The Virginia judge who was asked to declare Gender Queer obscene not only did not do so, she struck down the statute as unconstitutional.

The case began in April, when attorney Tim Anderson, a member of the Virginia House of Delegates, brought the action on behalf of Tommy Altman, who at the time was a candidate for Congress (see “What’s Next in ‘Gender Queer’ Case”). Under Virginia law, a citizen can petition a judge to declare a book or other work obscene, and that’s what Anderson and Altman asked the judge to do. Had they prevailed, the book would be banned for sale everywhere in Virginia, not just in the county governed by the court, and anyone selling the book would be presumed to know it was obscene, without any notification.

In her two-page ruling, Judge Pamela Baskervill stated:

  • The particular declaration sought by Anderson and Altman, that the book be deemed “obscene as to minors,” does not exist in Virginia law;
  • The petition “does not allege facts sufficient to support a finding” that the book is obscene;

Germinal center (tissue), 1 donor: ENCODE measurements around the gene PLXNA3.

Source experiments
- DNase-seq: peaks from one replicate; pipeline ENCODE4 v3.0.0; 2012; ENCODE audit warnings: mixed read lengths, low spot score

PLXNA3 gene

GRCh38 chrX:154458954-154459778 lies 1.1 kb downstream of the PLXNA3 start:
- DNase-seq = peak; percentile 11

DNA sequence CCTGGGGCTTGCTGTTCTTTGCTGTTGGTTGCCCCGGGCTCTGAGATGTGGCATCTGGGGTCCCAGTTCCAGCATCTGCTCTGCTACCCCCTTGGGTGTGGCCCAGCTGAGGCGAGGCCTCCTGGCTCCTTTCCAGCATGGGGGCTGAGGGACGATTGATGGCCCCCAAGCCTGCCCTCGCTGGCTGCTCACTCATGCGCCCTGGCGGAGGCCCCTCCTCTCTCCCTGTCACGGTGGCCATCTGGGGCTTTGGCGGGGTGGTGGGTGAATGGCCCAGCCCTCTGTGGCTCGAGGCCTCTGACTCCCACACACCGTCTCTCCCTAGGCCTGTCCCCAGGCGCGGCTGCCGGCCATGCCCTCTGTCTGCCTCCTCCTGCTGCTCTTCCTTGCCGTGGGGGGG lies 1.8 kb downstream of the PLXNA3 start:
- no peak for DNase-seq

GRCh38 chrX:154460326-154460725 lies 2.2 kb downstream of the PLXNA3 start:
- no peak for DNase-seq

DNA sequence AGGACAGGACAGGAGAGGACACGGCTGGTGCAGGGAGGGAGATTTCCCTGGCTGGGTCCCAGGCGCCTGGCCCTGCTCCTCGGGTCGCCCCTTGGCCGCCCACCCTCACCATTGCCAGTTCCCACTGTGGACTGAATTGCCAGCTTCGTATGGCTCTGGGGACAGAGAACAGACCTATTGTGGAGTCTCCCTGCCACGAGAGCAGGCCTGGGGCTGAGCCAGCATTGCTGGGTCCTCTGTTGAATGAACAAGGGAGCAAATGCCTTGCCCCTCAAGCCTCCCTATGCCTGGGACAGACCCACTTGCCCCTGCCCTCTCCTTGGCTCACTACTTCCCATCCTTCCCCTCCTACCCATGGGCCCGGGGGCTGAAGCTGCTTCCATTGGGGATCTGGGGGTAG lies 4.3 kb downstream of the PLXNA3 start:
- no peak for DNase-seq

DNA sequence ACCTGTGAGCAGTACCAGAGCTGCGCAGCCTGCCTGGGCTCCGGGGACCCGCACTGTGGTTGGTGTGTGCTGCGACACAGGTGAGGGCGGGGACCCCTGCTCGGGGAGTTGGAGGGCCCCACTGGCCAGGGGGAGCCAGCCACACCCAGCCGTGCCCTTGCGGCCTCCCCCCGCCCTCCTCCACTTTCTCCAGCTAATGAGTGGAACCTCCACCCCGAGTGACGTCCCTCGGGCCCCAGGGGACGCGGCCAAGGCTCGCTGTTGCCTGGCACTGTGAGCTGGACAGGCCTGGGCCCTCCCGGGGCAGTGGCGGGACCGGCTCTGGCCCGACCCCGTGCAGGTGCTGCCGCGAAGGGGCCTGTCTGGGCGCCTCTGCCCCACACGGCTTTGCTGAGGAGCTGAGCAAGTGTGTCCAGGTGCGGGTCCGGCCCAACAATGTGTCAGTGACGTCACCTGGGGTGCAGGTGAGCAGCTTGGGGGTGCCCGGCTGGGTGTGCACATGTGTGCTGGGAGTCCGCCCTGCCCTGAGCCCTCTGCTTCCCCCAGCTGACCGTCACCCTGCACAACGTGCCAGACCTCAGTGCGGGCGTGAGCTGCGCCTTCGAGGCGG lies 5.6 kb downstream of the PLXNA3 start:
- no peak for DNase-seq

• The Virginia obscenity statute violates both the U.S. and the Virginia constitutions, because it authorizes prior restraint, because it presumes that anyone selling the book would know it was obscene, and because it authorizes judgment without notifying the affected parties.

“We're glad that the court dismissed this case and vacated its earlier order to show cause,” attorney Jeff Trexler, who represented Kobabe on behalf of the Comic Book Legal Defense Fund, told ICv2. “This was the right thing to do - the statute is clearly unconstitutional, and the pleading was indeed defective in its failure to meet the basic requirements for finding a work obscene. That said, even if the Virginia legislature were to amend the statute, it wouldn't change the fact Gender Queer is not obscene – it's a graphic novel memoir with serious literary, artistic, political, and scientific significance.  The petition should never have been filed; the real obscenity here was the attempt to ban this book.”

However, Anderson said he and Altman will consider appealing the case to a higher court, and he also said that he will introduce a bill into the next session of the Virginia legislature to set up a ratings system for books, the Virginia Mercury reported.